This year was the first annual Bio-blitz at the biological station. In short the Bio-blitz is a survey of the flora and fauna that exist within the bio station property lines. There were many ventures from many parties that made this a successful event. My role in this event was minor, with exception to observing a floral species survey.

Our party was lead by Burton V. Barnes. I am currently taking forest ecosystems, which Dr. Barnes is teaching. Since there has been talk of the Bio-blitz this summer, in class there has been echoes from Dr. Barnes that he has already taken a inventory of all the different ecosystems in the area. “We’ve Eco-blitzed this entire place already,” Burt says, and this inventory has been completed for some time. Even though his job for this year’s Bio-blitz was completed long ago, he still participated with his usual comical enthusiasm.

Dr Barnes’ enthusiasm in the field is palpable, and his sense of humor is just as easily felt. Seen in the “hat” that he made in preparation of this very serious survey. He wore a red bicycle helmet complete with visor and chinstraps. On the top he fastened a swimming noodle, in which he made various cuts in the Styrofoam making the bright yellow tube almost come to life atop his head. Adorning both the noodle and the red bike helmet were bracken ferns, and white birch shoots hanging off in all different directions, bobbing along as we walked. As we identified species, Dr. Barnes would point out something of interest. As he spoke I could not help but smile to my self when I saw his white, wispy hair matted by the helmet, and watching him look right through the chinstraps that had migrated from his temples, across his wooly eye brows, and now sat impeding his vision. Dr. Barnes saw straight through those nylon straps, straight to the canopy of his aspens.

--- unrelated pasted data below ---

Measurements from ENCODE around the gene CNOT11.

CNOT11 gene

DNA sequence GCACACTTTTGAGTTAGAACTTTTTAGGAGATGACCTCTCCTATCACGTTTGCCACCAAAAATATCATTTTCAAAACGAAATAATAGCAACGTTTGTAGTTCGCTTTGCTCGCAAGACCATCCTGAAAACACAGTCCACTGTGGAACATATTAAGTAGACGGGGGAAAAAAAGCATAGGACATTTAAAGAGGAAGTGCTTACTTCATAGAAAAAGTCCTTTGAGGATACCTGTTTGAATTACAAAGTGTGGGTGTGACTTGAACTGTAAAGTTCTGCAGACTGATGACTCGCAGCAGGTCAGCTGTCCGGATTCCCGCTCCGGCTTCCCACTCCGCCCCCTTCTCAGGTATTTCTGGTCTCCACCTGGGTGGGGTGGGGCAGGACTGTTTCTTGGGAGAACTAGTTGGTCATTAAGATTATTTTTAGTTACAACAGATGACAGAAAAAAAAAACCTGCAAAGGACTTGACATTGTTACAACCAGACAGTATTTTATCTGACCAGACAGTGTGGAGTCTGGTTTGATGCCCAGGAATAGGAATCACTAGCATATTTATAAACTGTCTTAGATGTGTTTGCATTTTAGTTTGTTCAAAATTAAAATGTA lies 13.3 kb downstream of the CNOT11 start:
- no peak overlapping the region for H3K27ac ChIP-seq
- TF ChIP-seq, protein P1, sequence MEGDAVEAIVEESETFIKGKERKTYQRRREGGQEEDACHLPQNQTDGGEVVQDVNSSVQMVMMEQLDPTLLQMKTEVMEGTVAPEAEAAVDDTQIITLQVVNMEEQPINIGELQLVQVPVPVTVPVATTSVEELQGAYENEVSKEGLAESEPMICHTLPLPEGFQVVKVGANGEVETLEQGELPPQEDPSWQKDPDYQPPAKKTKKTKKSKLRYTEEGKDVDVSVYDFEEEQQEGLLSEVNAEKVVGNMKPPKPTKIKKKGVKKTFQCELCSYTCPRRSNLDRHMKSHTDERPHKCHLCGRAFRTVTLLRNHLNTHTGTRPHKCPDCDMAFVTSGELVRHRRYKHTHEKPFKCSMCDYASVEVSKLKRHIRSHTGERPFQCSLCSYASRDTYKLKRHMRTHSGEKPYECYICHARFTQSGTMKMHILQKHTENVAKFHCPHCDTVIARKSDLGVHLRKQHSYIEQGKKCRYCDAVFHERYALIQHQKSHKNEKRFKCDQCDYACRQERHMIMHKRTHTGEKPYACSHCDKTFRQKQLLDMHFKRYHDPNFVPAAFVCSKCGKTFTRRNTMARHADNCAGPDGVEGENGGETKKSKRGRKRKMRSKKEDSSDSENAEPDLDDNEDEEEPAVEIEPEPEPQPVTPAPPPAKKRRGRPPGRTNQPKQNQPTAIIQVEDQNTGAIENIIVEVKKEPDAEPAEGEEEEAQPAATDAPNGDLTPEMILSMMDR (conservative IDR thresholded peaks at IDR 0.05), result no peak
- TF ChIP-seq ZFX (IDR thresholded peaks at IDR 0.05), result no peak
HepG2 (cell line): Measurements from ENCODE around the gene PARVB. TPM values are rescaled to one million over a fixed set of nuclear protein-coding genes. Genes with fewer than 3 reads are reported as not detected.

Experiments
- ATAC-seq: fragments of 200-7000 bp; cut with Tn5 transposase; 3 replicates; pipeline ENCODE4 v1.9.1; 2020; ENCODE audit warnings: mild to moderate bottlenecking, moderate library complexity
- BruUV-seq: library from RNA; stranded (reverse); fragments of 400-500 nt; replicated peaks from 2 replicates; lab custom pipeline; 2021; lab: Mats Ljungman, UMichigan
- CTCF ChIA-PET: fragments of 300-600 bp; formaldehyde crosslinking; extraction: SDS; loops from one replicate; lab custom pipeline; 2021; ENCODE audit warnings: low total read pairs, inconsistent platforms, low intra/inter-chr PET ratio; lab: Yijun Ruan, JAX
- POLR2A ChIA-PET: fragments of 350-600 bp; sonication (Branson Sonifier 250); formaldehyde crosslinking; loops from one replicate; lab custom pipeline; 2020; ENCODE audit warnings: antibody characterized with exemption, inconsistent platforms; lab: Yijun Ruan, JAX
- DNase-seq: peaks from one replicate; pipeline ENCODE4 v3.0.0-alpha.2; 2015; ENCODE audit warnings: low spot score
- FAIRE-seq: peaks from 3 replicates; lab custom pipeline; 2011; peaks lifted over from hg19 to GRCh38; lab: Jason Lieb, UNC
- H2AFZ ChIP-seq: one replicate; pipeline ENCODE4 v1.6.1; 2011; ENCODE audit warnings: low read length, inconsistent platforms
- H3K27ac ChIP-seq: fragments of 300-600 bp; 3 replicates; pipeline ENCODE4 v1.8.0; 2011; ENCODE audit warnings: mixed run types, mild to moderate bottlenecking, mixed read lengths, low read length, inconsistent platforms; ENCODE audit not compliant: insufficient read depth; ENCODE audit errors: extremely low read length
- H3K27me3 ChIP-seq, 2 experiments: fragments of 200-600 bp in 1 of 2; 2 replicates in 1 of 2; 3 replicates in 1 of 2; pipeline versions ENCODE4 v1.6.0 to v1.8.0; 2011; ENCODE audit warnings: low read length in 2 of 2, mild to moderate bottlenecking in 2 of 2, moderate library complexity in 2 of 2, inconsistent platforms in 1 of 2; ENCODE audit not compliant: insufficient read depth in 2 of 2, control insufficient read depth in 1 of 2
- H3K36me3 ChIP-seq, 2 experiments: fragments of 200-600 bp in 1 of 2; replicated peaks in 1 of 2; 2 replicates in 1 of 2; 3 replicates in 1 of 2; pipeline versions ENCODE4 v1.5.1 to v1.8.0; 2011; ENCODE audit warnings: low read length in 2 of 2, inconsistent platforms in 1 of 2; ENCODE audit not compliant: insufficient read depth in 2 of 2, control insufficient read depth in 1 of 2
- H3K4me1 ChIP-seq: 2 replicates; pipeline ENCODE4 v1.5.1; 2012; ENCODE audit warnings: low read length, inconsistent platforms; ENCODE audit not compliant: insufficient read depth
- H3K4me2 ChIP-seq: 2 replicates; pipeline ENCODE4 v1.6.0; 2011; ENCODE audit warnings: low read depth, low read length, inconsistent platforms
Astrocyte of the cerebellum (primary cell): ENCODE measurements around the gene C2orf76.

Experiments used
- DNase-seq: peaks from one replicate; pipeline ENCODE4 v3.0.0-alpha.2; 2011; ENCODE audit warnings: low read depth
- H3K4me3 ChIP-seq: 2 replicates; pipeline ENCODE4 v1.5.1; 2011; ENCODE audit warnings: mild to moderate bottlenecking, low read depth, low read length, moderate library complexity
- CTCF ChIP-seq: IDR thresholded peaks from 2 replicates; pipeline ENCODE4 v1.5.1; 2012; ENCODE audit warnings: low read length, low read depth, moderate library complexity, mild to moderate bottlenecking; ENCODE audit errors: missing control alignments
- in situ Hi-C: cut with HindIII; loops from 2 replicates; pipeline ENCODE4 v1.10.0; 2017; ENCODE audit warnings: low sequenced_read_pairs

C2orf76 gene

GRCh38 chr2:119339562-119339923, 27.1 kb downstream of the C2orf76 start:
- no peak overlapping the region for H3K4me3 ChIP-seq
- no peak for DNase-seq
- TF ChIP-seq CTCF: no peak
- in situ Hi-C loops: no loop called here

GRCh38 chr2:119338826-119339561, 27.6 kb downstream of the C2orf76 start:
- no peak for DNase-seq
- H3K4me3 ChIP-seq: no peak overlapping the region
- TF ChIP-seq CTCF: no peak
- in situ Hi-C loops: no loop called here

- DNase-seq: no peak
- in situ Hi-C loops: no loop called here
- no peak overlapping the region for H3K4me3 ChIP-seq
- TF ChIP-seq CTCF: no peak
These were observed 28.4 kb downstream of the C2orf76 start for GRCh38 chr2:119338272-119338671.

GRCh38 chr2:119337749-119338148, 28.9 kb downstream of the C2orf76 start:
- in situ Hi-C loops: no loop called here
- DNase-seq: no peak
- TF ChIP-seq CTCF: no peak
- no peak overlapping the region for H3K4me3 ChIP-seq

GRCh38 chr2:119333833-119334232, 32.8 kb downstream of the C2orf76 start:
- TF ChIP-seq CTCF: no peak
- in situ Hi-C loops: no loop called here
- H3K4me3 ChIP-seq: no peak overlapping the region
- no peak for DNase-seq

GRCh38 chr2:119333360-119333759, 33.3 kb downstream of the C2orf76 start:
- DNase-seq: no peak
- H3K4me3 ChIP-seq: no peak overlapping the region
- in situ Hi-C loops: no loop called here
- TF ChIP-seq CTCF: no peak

By Jordan Boyce